3. Sunny129 says:

    Euro Banksters vs Sexi Alexi!

    WSJ:

    ATHENS—The head of Greece’s radical left party says there is little chance Europe will cut off funding to the country and if it does, Greece will repudiate its debts, throwing down a gauntlet that could increase tensions between Greece’s recalcitrant politicians and frustrated European creditors.[..]
    Mr. Tsipras says that, if push comes to shove, Greece can manage on its own. By not paying its debts, the country will have enough cash to pay its workers and retirees, he says. He also proposes cuts in defense spending, cracking down on waste and corruption, and tackling widespread tax evasion by the rich.

    “Whatever we do, things will be difficult. But it will also be difficult at the same time for all of Europe because the euro will collapse” if Greece’s funding is cut off, says Mr. Tsipras. He adds that both sides should step back “before we reach that point” and find a “European solution.”

    the Greek drama is getting intense by the day!

  4. willid3 says:

    why the cops could be knocking on JPM door

    http://www.nakedcapitalism.com/2012/05/michael-crimmins-why-the-cops-should-be-knocking-on-jamie-dimons-door-soon.html

    but dont expect any thing soon.

    JPM and company have a lot of lawyers. on speed dial

    so it will take while before any thing happens

  5. rd says:

    Only 71%?

    If the time spent writing 2000 pages of Dodd-Frank followed by that or more for new regulations had been spent on figuring out tweaks to Chapter 11 to allow a TBTF to fail, replacing management and wiping out shareholders, then the financial sector would be much closer to be productive members of society.

    They certainly took the time to rewrite Chapter 7 for individuals to make that more difficult and to prevent student loans from being discharged in bankruptcy. They also took a liberal interpretation of bankruptcy laws to put MF Global through Chapter 11 to transfer money to JPM from the “segregated” customer accounts that were not in fact segregated. The precendence of bondholders in Chapter was also liberally interpretated in the auto company bankruptcies to beenfit the unions.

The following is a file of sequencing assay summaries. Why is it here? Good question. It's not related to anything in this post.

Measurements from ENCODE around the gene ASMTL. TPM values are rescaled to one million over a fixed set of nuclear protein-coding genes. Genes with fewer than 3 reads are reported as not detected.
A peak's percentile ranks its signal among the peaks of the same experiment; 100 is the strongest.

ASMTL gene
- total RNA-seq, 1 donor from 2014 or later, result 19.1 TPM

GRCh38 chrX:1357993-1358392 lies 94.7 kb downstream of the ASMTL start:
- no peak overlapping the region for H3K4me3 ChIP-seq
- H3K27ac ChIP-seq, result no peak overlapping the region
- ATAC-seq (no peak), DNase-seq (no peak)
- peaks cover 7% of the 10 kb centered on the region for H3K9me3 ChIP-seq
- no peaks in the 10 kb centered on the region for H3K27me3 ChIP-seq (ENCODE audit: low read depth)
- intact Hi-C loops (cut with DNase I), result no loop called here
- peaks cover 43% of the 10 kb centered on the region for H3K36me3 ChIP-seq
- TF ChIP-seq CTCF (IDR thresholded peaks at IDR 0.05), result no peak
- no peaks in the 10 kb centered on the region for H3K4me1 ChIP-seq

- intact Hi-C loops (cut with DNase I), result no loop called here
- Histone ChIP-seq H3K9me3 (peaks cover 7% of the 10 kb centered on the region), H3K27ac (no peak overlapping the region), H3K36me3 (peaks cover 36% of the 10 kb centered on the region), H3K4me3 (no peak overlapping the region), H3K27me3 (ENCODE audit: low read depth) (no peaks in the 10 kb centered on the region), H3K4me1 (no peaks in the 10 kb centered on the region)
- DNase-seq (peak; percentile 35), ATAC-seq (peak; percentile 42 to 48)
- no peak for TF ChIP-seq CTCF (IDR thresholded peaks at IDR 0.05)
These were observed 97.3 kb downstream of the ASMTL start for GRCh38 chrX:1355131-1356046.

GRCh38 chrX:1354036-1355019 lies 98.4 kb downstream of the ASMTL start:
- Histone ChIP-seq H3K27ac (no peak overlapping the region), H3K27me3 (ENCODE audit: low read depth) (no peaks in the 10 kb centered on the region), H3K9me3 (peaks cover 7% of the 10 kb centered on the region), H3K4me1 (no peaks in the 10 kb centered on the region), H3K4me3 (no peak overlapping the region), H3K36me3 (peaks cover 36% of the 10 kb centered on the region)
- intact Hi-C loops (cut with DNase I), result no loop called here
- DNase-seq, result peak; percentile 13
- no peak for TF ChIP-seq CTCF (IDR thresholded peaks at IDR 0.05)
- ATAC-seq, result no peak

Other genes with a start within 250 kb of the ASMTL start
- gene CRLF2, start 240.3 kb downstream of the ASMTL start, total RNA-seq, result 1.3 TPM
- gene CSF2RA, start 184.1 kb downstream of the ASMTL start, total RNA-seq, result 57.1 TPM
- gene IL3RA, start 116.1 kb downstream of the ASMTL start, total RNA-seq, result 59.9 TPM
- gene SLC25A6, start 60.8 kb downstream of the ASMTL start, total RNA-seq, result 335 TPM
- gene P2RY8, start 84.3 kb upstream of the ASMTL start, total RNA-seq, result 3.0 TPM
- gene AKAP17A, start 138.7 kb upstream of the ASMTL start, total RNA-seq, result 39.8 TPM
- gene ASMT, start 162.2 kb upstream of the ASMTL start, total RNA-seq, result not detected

6. willid3 says:

    SEC takes a while to get going. but eventually it might. course it might have some thing to do with its budget.
    if those who work for wall street in congress can’t stop it from doing its job by legislating it (might have a really red face on the next election if it got out!) or by cutting its budget (that works too! only know body notices that!), or by voting for a crony who is in their pocket (or can’t tell the difference!)

    http://www.nakedcapitalism.com/2012/05/mirabile-dictu-the-sec-finally-investigates-magnetar.html

  7. PeterR says:

    Re: Fa(r)ceBook IPO:

    This is Options Week.

    If this IPO falls on its Face(Book), no pun previously intended honest!, could the trading week end quite miserably?

    Have a good weekend.

  8. Sunny129 says:

    @DSS10

    Thanks for the link. The video is awesome driving the point!

  9. ssc says:

    US orders 31% duty on Chinese solar panel: http://online.wsj.com/article/SB10001424052702303360504577410392432515760.html?mod=WSJ_hp_LEFTWhatsNewsCollection

    And the real gem is in reader comments from a Mr. Charles Webb:

    “There’s so much irony here it’s hard to know where to start. Nothing like slapping a big tariff on solar panels to achieve the goal of cheap green energy.

    So it’s a crime when the Chinese subsidize this industry but helping the greater good if the subsidies come from Washington. For once we had someone else supporting this boondoggle that doesn’t involve the US tax payer. Apparently, it’s only appropriate if we do it – with money borrowed from the Chinese of course. Another outstanding example of government logic at work.”

  10. willid3 says:

    if incomes had kept growing at the same rate as they did it the 1970s.

    http://www.businessinsider.com/nick-hanauer-ted-presentation-about-why-rich-people-arent-job-creators-2012-5#household-income-hasnt-come-close-to-matching-the-overall-economy-11